10) what is the time line of this project? What happens if they do not make that date?

Yup, you guessed it…the pending decision. Who’s ass is on the line if this project is delayed or late? What happens? Nothing? Well good luck then…no reason for that client to act? Oh, you lose the budget? Or you committed this as tied to one of your MBOs for the year?….great, we will ensure you get your MBO on our side and meet that procurement date.


P.S – Do not forget to ask for the business!  

P.S.S. – Here are a couple of good books on the sales cycle:

New Technologies, New Sales Approach?

We are in a new age of technology breakthroughs, one where artificial intelligence or cognitive solutions are upon us and getting a lot of hype.  One thing I have found over the last year while being involved in these cutting edge technologies, the most important thing during the sale is the business value.  This has not changed in dozens of years.  If there is no business value, why would the organization make an investment in the first place?

The fact that technologies are advancing and becoming more capable of providing greater insight, analyse more data, analyse new data (like unstructured) and “learn”; this just improves the business case.  Now, these greater capabilities enable new visions.  This is where the opportunity for selling value comes in.  A truly talented sales person asks “what if” and sets the vision.  The truly talented sales person helps the client create their ideal world.

It is this vision setting step that is being forgotten today by some. Too many sellers I come across are selling technology or products.  They see everything as a nail for their hammer.  The truly gifted seller helps to create vision empowered by their technology or products.

The issue is not only with sales people.  Clients have forgotten to ask the question “what if”.   they have grown accustomed to accept the status quo.  It is our responsibility now with the new technologies that are available, to remind clients we can take fresh eyes and viewpoints on existing business processes or lines of business.  It is with this new fresh view and prior barriers removed, that we unlock true value.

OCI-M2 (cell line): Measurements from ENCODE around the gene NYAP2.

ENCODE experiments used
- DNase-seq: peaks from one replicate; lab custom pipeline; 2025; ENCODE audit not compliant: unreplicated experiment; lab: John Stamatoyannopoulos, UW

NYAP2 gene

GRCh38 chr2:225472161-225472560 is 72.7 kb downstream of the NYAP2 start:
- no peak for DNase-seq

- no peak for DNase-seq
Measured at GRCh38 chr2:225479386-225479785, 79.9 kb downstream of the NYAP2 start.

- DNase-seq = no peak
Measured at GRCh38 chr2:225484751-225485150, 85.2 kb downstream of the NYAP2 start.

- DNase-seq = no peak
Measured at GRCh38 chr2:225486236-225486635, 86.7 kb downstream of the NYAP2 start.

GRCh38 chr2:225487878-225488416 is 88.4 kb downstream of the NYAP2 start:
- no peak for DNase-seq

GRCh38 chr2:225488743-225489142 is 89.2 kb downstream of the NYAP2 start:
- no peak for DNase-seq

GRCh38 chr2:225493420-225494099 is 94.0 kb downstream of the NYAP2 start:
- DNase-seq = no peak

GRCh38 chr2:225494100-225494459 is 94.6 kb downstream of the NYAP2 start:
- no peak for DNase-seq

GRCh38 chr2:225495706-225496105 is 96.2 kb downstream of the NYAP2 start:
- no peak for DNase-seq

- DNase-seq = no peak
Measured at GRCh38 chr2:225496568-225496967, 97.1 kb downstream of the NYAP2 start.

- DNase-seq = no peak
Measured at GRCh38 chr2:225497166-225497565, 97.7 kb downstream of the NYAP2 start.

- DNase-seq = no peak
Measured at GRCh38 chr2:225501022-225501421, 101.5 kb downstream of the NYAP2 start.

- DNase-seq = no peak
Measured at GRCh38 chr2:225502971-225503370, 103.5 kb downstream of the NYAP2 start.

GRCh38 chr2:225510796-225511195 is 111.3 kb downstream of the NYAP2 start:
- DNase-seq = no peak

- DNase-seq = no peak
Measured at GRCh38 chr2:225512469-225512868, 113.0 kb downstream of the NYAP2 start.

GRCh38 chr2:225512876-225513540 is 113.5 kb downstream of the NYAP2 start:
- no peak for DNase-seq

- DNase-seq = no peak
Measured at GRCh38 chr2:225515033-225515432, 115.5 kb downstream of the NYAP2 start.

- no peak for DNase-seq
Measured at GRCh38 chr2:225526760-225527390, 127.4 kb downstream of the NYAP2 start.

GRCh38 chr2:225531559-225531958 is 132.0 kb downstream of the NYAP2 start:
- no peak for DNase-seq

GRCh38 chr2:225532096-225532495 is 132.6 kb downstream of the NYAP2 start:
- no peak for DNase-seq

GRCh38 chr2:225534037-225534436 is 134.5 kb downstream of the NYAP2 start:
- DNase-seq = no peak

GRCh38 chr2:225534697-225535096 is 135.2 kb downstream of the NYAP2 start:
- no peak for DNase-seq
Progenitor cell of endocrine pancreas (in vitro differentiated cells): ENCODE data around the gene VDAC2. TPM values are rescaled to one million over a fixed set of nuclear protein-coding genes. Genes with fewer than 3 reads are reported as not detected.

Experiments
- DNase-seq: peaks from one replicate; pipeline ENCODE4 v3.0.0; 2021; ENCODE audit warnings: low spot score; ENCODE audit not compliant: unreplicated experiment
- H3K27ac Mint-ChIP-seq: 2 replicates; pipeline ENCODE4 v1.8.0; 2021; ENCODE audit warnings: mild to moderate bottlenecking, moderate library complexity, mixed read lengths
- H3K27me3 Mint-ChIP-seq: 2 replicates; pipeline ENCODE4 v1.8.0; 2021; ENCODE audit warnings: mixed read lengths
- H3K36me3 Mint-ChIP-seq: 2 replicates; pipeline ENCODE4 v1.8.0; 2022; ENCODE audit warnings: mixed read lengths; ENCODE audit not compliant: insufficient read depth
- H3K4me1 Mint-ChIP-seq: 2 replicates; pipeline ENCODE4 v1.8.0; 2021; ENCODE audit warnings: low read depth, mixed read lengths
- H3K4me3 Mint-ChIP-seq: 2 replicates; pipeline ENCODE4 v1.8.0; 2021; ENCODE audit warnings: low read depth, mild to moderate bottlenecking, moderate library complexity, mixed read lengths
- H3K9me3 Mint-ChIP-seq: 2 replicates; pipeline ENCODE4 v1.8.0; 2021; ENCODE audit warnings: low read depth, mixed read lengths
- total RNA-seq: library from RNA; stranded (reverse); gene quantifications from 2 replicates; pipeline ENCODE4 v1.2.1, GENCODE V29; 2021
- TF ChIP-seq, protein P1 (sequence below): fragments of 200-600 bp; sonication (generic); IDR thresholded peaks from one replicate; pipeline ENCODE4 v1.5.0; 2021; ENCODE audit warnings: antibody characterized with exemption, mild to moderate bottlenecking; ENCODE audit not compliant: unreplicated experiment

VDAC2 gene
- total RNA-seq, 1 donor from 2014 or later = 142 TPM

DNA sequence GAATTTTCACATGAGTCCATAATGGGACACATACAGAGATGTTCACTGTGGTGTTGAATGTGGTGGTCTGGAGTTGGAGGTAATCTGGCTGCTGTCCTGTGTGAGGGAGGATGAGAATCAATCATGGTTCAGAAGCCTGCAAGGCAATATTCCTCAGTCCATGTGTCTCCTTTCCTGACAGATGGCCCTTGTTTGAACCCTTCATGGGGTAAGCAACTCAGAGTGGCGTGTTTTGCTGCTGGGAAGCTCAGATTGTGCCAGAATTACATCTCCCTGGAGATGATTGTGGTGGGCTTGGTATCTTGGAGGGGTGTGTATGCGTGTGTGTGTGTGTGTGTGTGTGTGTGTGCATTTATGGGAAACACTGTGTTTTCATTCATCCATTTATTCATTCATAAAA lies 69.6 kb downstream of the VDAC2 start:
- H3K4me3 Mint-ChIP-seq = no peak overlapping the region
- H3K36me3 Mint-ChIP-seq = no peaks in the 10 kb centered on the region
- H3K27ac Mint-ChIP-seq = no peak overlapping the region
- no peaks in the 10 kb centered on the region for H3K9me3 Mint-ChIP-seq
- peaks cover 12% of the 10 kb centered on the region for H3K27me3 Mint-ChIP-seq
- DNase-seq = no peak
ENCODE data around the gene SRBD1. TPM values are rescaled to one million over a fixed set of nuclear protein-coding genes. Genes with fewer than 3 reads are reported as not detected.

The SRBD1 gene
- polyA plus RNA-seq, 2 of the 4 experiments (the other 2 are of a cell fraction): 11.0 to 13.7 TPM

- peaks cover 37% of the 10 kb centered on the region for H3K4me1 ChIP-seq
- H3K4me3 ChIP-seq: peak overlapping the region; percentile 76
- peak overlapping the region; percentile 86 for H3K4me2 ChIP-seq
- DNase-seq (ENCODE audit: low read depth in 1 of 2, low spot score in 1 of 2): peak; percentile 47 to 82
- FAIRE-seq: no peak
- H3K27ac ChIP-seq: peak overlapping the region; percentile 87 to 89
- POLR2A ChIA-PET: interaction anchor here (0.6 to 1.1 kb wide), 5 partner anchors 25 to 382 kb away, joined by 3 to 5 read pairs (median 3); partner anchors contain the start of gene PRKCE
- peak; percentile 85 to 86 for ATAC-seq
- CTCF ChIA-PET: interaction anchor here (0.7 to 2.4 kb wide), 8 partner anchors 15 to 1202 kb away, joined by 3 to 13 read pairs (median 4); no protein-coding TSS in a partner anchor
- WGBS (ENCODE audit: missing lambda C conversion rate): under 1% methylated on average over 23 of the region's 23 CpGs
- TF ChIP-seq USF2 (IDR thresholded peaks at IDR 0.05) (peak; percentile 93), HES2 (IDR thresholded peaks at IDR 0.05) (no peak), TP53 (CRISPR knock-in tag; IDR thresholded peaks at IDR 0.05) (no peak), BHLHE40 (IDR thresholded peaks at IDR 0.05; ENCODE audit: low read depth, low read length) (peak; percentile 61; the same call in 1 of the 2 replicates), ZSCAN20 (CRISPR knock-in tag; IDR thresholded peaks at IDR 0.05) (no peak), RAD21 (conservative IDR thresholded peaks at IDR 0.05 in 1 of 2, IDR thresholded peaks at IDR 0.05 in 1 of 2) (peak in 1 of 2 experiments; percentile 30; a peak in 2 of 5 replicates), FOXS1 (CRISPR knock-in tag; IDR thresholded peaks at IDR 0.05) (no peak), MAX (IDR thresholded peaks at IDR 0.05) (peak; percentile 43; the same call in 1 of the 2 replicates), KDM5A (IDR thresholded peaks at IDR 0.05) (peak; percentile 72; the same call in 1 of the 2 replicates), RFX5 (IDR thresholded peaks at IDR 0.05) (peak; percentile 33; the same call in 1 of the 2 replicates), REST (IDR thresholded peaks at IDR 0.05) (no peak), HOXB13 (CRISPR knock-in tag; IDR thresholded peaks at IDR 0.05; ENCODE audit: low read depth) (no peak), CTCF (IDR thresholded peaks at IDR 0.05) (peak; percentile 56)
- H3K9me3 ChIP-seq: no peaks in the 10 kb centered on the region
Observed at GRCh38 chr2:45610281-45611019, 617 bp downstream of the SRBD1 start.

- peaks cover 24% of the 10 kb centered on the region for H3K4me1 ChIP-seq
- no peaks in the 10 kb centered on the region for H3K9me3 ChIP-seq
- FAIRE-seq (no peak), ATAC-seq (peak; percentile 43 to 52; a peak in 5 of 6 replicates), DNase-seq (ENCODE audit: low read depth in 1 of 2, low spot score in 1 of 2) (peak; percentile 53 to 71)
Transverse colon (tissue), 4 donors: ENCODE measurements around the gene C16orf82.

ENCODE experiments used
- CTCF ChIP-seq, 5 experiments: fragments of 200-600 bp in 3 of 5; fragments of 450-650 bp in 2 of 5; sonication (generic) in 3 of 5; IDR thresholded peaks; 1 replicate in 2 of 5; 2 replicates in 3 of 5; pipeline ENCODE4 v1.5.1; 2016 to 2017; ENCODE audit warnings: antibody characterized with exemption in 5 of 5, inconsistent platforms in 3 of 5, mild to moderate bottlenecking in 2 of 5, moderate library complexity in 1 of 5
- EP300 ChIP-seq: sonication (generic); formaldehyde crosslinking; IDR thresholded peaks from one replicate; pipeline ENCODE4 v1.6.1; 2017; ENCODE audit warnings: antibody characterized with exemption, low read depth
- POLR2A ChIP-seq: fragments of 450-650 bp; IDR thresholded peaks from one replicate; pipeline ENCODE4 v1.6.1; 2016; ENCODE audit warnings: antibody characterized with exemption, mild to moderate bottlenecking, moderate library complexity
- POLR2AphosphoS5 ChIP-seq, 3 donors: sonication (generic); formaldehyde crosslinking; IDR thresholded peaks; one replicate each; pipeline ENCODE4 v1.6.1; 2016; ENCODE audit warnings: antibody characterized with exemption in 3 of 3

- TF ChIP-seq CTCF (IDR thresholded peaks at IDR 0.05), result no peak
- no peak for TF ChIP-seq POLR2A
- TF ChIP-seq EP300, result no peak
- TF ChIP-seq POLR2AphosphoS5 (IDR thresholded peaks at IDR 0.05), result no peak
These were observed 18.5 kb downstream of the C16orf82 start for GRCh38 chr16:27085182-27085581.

Over the last 20 plus years I have been involved with a variety of advanced analytics.  But today I am truly excited for the creative solutions we can help clients develop through the latest advancements, including cognitive!

Check out some of my recommended resources:

Recommended Good Sales Resources

You Can’t Close Your Deals Without This…..

I was told a long time ago we were given two ears and one mouth for a simple reason….speak less and listen more!  Listening is one of the most basic skills needed to be a great sales executive (and that is many times overlooked).  It is this skill that allows sales executives to truly understand a clients pains, visions, goals and barriers.  It is this skill that also allows a sales executive to connect with their client and understand their dynamics and truly create a solution to their pain or a path to reach their goals.

Below are some basics to being a good listener:

  • Probe, don’t interrogate
  • Don’t jump to conclusions
  • Lead, don’t solution
  • Interpret internally and wait  patiently for a window to reiterate what was heard and ask for confirmation
  • Focus on what and how is being said relative to context and tone
  • Never interrupt
  • Pay attention not just to the words, but to body language
  • Listen for what is NOT said
  • Turn your phone off and remove distractions
  • Empathize

While this may seem very basic, that is because it is. But too many times in client meetings, I see sales people cut customers off before they are done sharing their vision or business issues.  Too many times sales people are not focusing on what their client is explaining, instead they are already “solutioning” or “sizing” their recommendations.

Try it yourself in your next meeting. If you find yourself ready to interrupt your client or make a recommendation, ask if they are finished first or count how often you find yourself ready to cut in.  It might surprise you how differently the meeting goes with a patient listener.

For some great sales training books, check out:


Are You Making Basic Sales Mistakes?

Before I start any new sale, there a few basic items that I always have:
1) a repeatable sales process
2) have a playbook